George Burnett began his head coaching career 30 years ago as he guided the Niagara Falls Thunder to the third round of the Ontario Hockey League playoffs. He spent three years in Niagara and made it to the third round all three years. Then the Oilers hired him to coach their AHL affiliate in Cape Breton. They won the Calder Cup in his first season, 1993, then made the playoffs in 1994. Glen Sather promoted hired him to coach the Oilers that summer, but he only lasted 35 games.
The New York Rangers hired him to coach their AHL team for two seasons, then he returned to the OHL as the head coach in Guelph. He lasted one year before the Anaheim Ducks hired him as an assistant coach for two seasons. He left the NHL at the end of the 2000 season and has been in the OHL ever since: Four years as head coach/GM in Oshawa, eleven in Belleville, then they relocated to Hamilton for one season. He spent one year Flint as the GM, and now has been in Guelph for the past two seasons as coach and GM.
In 1998 Burnett led Guelph to the OHL title, but lost the Memorial Cup final 4-3 to the Portland Winterhawks. In 2008 his Belleville Bulls finished third at the Memorial Cup and this year he won his second OHL title with Guelph and they play their third game of the round robin tonight against Prince Albert. The Storm and Raiders are both 1-1 thus far.
Burnett has coached many NHL prospects during his 22 seasons as a head coach in the OHL. He’s seen many make the large leap to the NHL, so I felt his scouting report on Oilers prospect Dmitri Samorukov would be pretty accurate. He’s coached him for two seasons.
“He’s had a different level since he returned from the World Juniors, said Burnett. “Sammy (Samorukov) had a great first half; we were a good team, but not a great team. We dealt with a number of injuries and some adversity, and a number of changes, but he has been a stalwart throughout the entire season. All the attention that he got during the tournament (WJC) and all the accolades are well deserved.”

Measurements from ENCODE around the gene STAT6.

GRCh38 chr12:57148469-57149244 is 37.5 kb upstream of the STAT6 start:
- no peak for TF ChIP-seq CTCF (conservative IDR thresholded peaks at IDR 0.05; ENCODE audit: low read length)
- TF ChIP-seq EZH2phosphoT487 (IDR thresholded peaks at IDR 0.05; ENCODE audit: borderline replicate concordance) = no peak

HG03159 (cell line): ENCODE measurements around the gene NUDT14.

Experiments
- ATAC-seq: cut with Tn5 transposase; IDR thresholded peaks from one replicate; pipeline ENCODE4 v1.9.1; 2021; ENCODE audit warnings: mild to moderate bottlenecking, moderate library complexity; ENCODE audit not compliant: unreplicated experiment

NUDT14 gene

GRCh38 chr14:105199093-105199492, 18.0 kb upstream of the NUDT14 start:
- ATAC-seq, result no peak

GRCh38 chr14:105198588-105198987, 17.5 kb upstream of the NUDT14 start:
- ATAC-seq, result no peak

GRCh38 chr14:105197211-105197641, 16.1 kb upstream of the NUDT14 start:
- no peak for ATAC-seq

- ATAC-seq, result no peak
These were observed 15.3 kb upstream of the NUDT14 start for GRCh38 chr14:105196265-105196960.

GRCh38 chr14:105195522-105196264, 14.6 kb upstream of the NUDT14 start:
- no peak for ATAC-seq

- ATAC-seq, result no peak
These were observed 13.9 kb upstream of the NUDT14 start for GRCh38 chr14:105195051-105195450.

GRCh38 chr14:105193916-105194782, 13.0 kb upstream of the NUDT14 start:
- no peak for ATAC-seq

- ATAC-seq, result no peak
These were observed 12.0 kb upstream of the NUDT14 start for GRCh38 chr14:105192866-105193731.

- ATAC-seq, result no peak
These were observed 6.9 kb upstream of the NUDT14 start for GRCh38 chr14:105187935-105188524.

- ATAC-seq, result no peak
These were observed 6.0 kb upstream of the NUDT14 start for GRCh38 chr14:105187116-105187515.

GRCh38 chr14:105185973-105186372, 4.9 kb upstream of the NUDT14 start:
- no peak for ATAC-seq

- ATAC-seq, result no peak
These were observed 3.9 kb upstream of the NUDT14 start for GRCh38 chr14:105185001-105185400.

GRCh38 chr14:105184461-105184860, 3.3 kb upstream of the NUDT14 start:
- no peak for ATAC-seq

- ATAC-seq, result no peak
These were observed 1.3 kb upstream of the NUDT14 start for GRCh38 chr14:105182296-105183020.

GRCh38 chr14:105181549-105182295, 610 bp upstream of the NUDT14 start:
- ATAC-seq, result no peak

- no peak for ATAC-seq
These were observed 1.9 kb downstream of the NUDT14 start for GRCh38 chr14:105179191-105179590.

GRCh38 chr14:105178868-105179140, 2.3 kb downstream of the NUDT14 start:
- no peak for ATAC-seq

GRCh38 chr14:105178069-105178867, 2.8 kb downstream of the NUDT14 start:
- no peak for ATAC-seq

Samorukov had 4-16-20 in 67 games in 2017, then produced 11-23-34 in 62 games last season and he had 10-35-45 in 59 games this season. He then added 28 points in 24 games en route to the OHL title. His offence took off when defenceman Ryan Merkley (21st pick to San Jose in 2018 draft) was traded. I asked Burnett about Samorukov’s offensive potential.
“He probably took off a little more than expected offensively in the second half of the season and the playoffs; I think he had 28 points in the playoff run. He’s a guy who, first and foremost, is an outstanding defender who is hard to play against, he moves the puck well, he’s fearless, has great feet, he can get in and out of trouble and he can win battles.
“But he also gained a tremendous amount of confidence in making plays and being involved in the offensive side. I don’t want to take anything away from him; I believe he will be an outstanding defensemen in the National Hockey League. Will he be a power play guy at that level? I am not sure, but he does so many other things so well. His future is extremely bright and we are really excited about the way he is playing now,” said Burnett.
The most difficult part of scouting and evaluating is to project what a player will be at the next level. Players develop at different speeds. Some take longer to reach their physical peak, and smart organizations recognize this and adjust their development play accordingly. Every player is different.
Some are capable physically, and mentally, of handling the NHL as a teenager. Others won’t be ready until somewhere between 20-25.
There is so much focus on the high-end player, I think many people overlook how many players need more time developing.